Cultivating career relationships–Figuring out WYTYWTD

Posted on September 19th, 2016 by

Understanding a career plan, and how to get there, is complicated, isn’t it? Starting to explore a career track and what jobs might be part of some career can be daunting. How do you figure out WYTYWTD? What does that even mean?

What You Think You Want To Do

Tonight on campus students from many majors joined Marshall Lichty ’99 for a session to help learn who they are as future professionals, and figure out What You Think You Want To Do. Marshall has a well-defined process to help students get from HERE (“I think I want to be a manager”) to THERE (“I found out that I think I want to be an IT infrastructure project manager”) in two steps: Figuring out their own essence, and taking specific steps to connect with those who do those jobs and who are engaged in helping them get in that field.

Connecting who we are with What We Think We Want To Do can be the most powerful way to find a career we love, working with people who are passionate about it like we are. Marshall used the analogy of cultivating tomato plants to ultimately be able to pick juicy and wonderful (and way better than grocery stores) fruit: you can’t simply plant some seeds one day, ignore them, and hope to pick fully formed and delightful fruit in a few months. Career relationships take time, and energy, and actions that reciprocate benefits to each person. Drawing on the venerated Six Degrees of Kevin Bacon concept, Marshall showed how each single act of reaching out to someone else could result in connections to anyone on the planet within 5 other connections. And that number is getting lower, meaning that we might only need two or three people to connect to anyone else in the world, due to social networking connections liked LinkedIn.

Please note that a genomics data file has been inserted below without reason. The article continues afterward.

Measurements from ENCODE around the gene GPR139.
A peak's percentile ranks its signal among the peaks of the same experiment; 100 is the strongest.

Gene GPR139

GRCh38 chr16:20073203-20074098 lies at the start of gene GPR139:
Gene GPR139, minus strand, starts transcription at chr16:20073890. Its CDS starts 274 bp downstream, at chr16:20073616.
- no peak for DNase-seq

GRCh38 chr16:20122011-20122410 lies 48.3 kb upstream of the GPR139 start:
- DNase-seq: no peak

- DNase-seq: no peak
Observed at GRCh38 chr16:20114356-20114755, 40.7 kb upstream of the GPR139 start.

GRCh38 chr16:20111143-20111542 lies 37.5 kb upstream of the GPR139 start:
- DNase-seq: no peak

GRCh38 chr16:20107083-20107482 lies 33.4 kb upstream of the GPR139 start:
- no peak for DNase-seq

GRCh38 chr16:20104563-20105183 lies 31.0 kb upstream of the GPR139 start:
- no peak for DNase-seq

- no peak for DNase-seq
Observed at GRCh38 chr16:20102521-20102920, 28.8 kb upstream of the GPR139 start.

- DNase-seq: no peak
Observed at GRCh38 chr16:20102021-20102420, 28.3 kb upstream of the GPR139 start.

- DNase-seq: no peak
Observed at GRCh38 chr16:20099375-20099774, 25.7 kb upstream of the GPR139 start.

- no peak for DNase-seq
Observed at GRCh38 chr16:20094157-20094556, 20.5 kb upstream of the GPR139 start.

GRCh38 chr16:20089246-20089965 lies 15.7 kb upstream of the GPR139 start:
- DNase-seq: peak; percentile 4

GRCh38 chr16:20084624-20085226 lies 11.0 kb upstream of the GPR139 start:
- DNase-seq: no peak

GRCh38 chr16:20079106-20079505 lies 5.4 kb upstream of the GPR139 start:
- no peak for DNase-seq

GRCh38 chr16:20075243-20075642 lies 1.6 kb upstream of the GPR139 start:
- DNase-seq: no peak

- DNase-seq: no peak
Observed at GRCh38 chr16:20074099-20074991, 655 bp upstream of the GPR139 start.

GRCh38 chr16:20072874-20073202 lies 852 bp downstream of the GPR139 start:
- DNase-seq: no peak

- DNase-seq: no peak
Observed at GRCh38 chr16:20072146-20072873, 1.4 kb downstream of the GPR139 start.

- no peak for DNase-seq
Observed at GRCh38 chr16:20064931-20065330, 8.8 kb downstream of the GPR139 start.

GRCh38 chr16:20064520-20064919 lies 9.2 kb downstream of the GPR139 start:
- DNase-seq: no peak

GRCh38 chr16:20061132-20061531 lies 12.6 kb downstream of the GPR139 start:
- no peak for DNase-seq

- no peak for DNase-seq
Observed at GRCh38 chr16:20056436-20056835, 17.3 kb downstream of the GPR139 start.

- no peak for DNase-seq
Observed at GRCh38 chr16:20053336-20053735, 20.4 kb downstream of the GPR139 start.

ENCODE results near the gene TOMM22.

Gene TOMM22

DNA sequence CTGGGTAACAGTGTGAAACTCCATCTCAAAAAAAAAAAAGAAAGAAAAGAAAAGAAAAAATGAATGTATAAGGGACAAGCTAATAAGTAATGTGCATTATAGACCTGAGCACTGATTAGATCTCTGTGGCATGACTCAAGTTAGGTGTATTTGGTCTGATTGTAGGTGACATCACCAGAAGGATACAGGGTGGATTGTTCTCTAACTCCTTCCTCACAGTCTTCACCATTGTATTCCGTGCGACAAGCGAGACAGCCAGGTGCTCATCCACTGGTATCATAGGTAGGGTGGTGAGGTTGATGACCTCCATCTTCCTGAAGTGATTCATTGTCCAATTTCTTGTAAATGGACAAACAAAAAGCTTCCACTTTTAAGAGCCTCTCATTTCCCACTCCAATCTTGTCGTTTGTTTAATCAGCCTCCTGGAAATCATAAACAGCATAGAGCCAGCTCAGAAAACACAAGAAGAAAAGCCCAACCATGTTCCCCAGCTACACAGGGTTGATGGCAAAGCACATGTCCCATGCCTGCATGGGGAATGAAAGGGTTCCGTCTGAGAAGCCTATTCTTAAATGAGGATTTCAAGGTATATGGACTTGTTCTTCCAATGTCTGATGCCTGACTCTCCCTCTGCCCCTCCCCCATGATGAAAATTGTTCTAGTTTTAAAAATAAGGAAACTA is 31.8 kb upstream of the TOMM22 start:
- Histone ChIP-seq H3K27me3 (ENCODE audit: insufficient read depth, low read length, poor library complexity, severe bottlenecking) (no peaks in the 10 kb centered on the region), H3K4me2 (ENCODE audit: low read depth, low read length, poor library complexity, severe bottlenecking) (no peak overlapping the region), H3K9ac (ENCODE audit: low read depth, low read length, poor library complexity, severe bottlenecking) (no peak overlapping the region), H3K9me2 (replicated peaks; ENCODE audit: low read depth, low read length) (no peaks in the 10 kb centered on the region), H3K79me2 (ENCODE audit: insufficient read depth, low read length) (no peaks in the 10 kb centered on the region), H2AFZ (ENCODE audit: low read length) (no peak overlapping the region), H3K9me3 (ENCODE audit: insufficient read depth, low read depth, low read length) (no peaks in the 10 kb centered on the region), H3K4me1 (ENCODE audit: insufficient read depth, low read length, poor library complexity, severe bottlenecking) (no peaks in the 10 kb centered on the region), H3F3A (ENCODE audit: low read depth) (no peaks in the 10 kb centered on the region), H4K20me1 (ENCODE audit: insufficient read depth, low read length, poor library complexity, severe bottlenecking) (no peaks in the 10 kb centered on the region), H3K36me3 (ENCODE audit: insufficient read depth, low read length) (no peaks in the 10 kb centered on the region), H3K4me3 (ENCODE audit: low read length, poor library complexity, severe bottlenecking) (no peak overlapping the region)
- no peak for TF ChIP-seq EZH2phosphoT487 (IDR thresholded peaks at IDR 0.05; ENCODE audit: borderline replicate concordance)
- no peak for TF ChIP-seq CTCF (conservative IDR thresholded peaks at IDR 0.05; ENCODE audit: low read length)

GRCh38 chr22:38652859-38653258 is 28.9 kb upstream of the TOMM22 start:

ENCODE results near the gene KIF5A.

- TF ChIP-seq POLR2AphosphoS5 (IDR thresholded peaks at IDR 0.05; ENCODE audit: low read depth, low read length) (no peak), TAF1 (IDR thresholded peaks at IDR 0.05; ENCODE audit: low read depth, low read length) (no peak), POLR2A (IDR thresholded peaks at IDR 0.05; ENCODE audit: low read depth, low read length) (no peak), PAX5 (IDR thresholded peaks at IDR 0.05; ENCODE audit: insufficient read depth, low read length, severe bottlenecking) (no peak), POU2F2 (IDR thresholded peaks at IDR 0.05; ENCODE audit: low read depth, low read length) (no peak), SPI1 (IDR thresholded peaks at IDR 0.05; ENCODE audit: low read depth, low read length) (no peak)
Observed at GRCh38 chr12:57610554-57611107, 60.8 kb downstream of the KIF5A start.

Marshall and career relationships

Marshall showed that people want to help other people, and the ask is the hardest part of starting a career-nurturing relationship. Starting with one person who we know, who might know another person, reaching out can start a chain reaction of connecting with people who do work we THINK we might want to do, and can help us develop those networks in turn. Building resilience is another topic of conversation that Marshall takes on for students: getting a “no” might actually be a “not yet” or lead to a different person. But asking for help is the first step!

We are grateful for alumni like Marshall whose passion lies in developing our students for success, confidence, and finding their joy.

 

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